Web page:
Projectors are a rarity these days in my opinion. I’ve done multiple monitors and TV reviews throughout the year, but the amount of times I’ve reviewed a projector can easily be counted on one hand. When I was first told that I’m reviewing the ViewSonic projector, I was worried as I didn’t know if my room has a big enough wall to accomodate it. After some spring cleaning, I’ve managed to find enough space to properly utilise the projector, and after I tried out the PJD7822HDL, I can say that the ViewSonic projector is great for the most part, but it does have one flaw.
Looks-wise, the PJD7822HDL is an attractive thing. The white, rectangular box isn’t as boring as I expected and it has a certain charm to it. The projector is on the small side, making it rather portable as well. The diamond layout at the top of the projector where the buttons are placed is also rather unique. A small chunk of the projector was cut out right above the lens barrel, allowing easy access to the zoom and focus rings.
The PJD7822HDL boasts a 3200 Lumens of light output and comes with ViewSonic’s own ‘SuperColor’ technology. The projector has a full HD resolution of 1920×1080 pixels with a contrast ratio of 15,000:1. Surprisingly for a projector of this price, the PJD7822HDL is capable of supporting 3D Blu Ray media, which is probably a plus if you have 3D media in your hand.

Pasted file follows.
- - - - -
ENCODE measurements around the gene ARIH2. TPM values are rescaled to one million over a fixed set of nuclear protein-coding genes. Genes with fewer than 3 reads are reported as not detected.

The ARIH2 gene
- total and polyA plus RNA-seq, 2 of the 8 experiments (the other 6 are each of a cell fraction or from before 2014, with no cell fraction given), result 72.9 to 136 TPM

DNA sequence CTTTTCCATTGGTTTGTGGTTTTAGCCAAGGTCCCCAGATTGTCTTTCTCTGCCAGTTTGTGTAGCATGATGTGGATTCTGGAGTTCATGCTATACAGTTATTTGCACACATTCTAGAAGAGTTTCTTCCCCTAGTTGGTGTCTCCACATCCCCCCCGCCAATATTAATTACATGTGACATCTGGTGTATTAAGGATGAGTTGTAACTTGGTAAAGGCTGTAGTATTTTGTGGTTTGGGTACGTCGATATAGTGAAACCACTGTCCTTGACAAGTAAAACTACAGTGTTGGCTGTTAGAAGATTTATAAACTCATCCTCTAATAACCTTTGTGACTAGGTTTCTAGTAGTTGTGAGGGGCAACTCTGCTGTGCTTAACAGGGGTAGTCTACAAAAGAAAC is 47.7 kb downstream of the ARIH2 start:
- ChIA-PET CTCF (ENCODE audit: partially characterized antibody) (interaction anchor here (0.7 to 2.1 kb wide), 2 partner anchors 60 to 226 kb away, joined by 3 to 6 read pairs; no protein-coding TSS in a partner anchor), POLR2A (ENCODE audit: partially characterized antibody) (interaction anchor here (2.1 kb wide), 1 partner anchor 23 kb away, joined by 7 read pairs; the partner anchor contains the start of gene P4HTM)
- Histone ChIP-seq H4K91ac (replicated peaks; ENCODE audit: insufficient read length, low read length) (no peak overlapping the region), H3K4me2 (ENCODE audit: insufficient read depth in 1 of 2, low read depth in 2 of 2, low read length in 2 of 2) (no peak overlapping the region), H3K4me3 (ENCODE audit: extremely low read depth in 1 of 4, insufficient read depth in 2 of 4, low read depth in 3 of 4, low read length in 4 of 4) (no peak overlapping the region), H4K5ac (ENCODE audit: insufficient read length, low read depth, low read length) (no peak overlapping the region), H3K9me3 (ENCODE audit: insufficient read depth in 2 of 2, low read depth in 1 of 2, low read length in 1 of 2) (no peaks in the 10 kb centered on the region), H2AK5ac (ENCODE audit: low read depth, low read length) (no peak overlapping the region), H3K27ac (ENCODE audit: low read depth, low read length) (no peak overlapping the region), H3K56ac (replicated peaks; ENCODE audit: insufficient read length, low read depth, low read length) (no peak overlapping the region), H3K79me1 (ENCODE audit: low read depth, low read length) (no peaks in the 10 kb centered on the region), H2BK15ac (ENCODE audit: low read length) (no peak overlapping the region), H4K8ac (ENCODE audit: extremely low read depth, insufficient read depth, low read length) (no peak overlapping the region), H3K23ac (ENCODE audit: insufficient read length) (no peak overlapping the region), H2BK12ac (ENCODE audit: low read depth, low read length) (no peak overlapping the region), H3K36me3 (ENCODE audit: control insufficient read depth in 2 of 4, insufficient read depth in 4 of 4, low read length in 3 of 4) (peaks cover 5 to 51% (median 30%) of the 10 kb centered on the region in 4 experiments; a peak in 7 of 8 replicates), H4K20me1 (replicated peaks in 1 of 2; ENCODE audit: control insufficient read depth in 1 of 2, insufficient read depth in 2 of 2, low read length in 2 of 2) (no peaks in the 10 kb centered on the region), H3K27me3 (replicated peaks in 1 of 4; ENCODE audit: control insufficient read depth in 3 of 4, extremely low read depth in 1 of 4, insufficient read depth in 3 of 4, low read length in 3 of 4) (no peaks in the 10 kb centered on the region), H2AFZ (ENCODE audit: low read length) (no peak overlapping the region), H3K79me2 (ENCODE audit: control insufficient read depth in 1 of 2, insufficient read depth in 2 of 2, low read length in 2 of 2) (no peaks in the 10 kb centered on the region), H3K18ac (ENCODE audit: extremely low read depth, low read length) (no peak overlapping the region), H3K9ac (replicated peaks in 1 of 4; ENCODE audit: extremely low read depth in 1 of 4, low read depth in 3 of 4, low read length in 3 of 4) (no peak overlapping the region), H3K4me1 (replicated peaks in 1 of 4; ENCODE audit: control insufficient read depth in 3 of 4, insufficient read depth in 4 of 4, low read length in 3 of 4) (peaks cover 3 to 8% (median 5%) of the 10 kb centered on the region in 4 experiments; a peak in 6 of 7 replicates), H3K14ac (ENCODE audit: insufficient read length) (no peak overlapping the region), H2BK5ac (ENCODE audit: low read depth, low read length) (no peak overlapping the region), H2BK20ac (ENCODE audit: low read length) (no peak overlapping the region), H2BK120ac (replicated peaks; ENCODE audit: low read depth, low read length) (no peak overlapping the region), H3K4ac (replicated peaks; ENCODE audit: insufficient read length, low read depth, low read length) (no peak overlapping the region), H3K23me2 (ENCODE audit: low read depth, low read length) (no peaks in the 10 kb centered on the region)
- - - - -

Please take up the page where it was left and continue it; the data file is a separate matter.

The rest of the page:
As for ports, the PJD7822HDL comes with a good number of them. It features two HDMI ports, an RS-232 port, a D-Sub input, a Monitor input, an S-Video input, a composite video input, and 3mm audio input and output jacks. Basically, the PJD7822HDL can support almost all cable types.
The first thing that I immediately realise when I started using the PJD7822HDL was the fact that it is surprisingly bright. Even with most of the lighting in my room on, the projection on my wall is still very visible. Colour and contrast on the projection is great as well, as the images are vivid, crisp, and features minimal noise as well.
While the general performance of the PJD7822HDL is great, the one sore point with this projector has to do with the tech that it uses. As the projector uses DLP technology, it is susceptible to something called the Rainbow Effect. Basically, there is a colour wheel inside the projector that moves at a rapid pace in order to reproduce the projected image. Those with very sensitive eyes would be able to see the colour shifts as the wheel spins inside the projector, giving it the Rainbow Effect. The PJD7822HDL has this particular problem and it can be particularly glaring at time. One important thing to note is that not everyone’s eyes will be able to pickup the Rainbow Effect quite as easily. If you’re not able to notice it, I highly recommend that you do not try to look for it intentionally as this will undoubtedly ruin your experience with projectors in general.
One other lackluster thing about the projector is the audio. Audio isn’t exactly the best part of a projector and the PJD7822HDL is no different. You would only want to rely on the speakers of this projector if you have no other options. If you do have options, you would want to hook those speakers up and use those instead.